If you are single and live with someone else who owns the home, you aren’t entitled to claim house depreciation and therefore won’t owe any taxes on it when the home is sold. If you are married and your spouse (including legally married same sex couples) owns the home, you are still entitled to claim house depreciation and so would owe this tax.

If you haven’t been claiming depreciation on your home, you can recapture all previously unclaimed depreciation by filing IRS Form 3115 Application for Change in Accounting Method. If Rosalie had not depreciated her home between 2000 and 2013, she can claim $32,500 of previously unclaimed depreciation using Form 3115 by filing it with her 2013 tax return.

See my article: “How to Claim Previously Unclaimed Depreciation.”

Conclusion: if you are thinking about selling your home, talk with a tax professional who can advise you about the tax consequences of home depreciation.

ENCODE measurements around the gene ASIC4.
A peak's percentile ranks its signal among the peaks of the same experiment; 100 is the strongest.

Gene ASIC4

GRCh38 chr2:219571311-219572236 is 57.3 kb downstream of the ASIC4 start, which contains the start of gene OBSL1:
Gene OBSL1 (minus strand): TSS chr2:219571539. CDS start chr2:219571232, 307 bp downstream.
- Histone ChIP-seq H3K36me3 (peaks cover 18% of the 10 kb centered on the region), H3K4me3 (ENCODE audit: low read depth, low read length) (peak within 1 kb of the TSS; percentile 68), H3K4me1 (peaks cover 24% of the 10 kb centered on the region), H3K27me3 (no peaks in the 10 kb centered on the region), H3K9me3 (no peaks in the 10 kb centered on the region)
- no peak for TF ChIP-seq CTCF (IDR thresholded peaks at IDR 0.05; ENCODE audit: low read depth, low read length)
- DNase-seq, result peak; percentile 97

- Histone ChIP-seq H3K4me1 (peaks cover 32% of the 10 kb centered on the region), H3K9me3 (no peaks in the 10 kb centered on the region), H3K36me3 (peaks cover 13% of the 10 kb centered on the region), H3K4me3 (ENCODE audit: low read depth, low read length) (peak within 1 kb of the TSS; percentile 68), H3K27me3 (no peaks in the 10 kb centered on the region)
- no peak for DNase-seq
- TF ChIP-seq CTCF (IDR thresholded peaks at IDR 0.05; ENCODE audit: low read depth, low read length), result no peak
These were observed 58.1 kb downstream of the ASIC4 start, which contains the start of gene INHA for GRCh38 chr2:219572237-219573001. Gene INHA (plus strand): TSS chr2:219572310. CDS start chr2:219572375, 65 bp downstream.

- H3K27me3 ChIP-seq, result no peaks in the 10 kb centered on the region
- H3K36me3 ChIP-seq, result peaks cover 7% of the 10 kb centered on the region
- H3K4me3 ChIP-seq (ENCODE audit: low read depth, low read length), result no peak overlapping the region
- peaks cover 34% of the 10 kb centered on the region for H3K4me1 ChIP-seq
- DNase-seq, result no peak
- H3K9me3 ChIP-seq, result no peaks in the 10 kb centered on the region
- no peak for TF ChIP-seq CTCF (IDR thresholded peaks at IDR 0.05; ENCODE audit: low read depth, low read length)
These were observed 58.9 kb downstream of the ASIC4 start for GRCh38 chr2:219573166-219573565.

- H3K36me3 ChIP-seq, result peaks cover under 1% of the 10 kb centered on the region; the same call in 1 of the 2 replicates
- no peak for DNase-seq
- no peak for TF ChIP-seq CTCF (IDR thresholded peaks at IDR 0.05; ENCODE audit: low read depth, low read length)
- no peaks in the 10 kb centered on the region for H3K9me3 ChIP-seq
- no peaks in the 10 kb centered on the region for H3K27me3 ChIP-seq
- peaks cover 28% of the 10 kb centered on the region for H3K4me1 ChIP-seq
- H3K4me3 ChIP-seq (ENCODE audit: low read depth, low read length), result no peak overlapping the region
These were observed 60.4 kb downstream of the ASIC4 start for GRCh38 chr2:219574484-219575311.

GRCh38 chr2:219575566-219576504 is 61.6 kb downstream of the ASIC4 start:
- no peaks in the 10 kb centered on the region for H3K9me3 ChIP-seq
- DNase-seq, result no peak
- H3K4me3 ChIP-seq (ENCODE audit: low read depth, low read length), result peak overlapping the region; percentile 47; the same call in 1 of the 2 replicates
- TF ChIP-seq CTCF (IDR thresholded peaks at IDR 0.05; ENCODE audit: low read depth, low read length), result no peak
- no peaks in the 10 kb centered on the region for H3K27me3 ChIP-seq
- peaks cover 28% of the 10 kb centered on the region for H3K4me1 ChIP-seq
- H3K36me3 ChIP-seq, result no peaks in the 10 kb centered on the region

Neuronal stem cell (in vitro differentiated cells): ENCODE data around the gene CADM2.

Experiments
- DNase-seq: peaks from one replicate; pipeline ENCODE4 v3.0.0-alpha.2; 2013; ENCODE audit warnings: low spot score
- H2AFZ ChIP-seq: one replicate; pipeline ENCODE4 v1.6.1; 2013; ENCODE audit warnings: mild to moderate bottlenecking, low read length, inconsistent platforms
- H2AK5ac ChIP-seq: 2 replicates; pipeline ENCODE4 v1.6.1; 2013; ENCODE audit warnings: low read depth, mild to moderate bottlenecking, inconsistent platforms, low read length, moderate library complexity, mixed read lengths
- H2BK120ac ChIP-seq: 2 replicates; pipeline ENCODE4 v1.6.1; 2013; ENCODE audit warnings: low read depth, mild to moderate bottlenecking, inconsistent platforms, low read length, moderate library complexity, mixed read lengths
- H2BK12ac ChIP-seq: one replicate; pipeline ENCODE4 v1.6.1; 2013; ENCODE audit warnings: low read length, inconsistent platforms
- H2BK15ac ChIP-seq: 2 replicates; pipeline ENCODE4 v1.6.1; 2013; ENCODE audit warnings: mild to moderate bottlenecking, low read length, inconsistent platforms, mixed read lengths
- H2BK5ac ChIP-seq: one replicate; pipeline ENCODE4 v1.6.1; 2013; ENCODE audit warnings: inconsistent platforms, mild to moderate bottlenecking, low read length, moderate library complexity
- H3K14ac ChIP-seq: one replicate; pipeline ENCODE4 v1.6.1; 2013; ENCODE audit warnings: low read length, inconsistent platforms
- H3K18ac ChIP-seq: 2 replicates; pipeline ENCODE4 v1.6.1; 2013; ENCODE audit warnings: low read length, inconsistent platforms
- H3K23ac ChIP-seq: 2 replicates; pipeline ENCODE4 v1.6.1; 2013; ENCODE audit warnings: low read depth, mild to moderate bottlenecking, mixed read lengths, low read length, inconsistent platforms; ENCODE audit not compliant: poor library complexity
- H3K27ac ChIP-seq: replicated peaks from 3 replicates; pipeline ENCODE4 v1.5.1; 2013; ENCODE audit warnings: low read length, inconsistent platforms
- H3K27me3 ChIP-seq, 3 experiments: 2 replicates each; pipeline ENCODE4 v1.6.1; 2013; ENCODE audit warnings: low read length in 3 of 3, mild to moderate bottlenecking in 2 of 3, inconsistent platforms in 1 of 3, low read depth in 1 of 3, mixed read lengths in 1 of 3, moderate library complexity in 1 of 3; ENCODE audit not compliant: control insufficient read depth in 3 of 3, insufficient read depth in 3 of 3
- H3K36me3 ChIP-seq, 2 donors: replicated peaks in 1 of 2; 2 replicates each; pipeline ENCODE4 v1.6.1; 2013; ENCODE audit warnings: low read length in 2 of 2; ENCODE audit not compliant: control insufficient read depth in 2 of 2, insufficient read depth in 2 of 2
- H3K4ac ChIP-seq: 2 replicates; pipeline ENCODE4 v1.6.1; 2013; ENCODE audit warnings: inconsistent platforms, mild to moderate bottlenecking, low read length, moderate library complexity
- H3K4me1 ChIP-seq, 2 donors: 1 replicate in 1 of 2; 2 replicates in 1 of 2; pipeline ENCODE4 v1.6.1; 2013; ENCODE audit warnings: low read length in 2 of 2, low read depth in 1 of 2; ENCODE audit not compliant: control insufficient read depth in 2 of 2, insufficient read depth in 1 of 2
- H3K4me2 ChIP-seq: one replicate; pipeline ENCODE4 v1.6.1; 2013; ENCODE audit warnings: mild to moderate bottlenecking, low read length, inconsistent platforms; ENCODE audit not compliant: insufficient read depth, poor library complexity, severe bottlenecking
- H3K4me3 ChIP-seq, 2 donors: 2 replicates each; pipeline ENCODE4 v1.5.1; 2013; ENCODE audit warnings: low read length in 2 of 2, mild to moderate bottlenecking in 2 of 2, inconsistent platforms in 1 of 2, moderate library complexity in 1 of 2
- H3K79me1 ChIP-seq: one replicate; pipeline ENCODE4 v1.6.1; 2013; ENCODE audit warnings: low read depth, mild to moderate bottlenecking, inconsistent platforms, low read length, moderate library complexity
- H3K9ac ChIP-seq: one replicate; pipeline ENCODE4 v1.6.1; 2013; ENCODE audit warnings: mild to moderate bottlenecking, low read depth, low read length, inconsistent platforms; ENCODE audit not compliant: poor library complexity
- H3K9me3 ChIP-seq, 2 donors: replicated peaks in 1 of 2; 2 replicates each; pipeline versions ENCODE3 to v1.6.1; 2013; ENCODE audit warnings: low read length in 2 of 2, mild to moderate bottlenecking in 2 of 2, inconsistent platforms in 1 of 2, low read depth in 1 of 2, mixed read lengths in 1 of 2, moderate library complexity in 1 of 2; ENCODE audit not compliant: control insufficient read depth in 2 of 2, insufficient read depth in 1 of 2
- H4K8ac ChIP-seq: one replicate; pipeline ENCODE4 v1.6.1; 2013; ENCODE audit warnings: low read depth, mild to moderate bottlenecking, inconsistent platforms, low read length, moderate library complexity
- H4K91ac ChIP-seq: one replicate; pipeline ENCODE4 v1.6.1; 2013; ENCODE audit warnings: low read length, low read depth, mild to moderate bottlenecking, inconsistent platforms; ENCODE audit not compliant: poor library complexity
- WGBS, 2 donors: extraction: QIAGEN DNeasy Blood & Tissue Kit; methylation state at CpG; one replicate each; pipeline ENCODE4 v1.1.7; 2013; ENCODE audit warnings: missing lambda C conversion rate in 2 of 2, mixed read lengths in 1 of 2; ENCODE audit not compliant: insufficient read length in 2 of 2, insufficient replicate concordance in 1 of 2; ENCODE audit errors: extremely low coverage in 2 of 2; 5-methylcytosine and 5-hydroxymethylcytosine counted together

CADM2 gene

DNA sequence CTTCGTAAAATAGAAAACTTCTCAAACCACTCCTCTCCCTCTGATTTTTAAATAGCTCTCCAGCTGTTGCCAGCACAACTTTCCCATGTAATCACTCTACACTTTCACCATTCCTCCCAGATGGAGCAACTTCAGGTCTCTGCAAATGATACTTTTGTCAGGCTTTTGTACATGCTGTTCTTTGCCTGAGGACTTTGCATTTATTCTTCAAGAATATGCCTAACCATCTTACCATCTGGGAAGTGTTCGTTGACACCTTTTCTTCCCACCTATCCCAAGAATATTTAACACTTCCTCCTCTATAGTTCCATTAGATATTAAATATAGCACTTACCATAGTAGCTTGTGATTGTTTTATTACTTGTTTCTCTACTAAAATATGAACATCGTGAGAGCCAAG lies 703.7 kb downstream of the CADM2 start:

I’ve written two other articles about home depreciation:

“Should You Depreciate Your Home?”

“How to Depreciate Your Home”

Tom Copeland – www.tomcopelandblog.com

Image credit:

2014 TW smallFor more information about how to depreciate your home and the tax consequences of selling your home, see my annual Family Child Care Tax Workbook and Organizer.

Categories: Depreciation and Home, Home Depreciation, Record Keeping & Taxes

Tags: , , , , , ,

6 replies

  1. What if the provider and her spouse get divorced and the spouse keeps the home. How would this be handled if the ex-spouse later sells the home or lets it foreclose? If the home is foreclosed on, are taxes stilled owed? Would the provider pay taxes still or would the ex-spouse?